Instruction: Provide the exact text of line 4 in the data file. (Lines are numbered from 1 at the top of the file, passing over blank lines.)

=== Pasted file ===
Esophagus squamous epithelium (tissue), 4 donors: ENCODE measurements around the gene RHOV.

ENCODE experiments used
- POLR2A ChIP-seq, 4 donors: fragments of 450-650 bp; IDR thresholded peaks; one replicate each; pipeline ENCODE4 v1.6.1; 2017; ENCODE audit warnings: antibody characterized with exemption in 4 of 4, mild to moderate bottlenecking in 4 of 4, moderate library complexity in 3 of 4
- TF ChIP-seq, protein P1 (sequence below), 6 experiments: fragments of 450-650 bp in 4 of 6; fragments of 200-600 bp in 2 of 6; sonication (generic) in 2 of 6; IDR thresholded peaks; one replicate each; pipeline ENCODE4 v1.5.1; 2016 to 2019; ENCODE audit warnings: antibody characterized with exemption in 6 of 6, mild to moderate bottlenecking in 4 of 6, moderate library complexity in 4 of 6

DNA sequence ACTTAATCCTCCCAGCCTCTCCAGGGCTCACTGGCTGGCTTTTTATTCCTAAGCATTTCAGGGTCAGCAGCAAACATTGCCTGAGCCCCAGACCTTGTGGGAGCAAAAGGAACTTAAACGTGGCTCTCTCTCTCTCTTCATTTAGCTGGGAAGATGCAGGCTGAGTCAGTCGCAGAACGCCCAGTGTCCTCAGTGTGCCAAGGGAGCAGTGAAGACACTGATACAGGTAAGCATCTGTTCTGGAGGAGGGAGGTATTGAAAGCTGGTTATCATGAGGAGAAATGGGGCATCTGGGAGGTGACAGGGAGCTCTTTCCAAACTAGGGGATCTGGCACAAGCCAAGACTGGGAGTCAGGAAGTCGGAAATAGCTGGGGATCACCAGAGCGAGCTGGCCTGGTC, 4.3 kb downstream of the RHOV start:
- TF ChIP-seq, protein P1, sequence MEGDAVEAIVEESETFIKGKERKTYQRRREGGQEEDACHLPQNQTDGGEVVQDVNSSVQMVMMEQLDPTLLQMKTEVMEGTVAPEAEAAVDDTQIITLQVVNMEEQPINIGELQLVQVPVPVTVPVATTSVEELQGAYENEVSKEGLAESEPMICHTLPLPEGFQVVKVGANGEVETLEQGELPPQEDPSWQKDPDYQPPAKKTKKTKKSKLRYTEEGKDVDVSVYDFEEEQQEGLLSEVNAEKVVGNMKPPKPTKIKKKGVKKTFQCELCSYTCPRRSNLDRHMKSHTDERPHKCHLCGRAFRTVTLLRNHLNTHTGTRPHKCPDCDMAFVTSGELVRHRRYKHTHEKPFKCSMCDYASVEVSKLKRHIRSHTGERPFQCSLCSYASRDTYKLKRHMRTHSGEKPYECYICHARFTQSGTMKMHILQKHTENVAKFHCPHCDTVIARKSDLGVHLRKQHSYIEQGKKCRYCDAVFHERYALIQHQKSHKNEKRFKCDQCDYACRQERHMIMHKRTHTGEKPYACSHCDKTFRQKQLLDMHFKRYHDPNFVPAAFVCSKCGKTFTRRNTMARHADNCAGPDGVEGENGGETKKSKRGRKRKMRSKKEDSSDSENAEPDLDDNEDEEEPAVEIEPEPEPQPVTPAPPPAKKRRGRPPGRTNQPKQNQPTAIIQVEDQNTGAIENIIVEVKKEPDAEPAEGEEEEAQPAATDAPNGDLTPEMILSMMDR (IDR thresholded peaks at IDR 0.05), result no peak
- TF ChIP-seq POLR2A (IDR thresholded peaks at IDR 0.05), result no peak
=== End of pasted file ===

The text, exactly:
- TF ChIP-seq, protein P1 (sequence below), 6 experiments: fragments of 450-650 bp in 4 of 6; fragments of 200-600 bp in 2 of 6; sonication (generic) in 2 of 6; IDR thresholded peaks; one replicate each; pipeline ENCODE4 v1.5.1; 2016 to 2019; ENCODE audit warnings: antibody characterized with exemption in 6 of 6, mild to moderate bottlenecking in 4 of 6, moderate library complexity in 4 of 6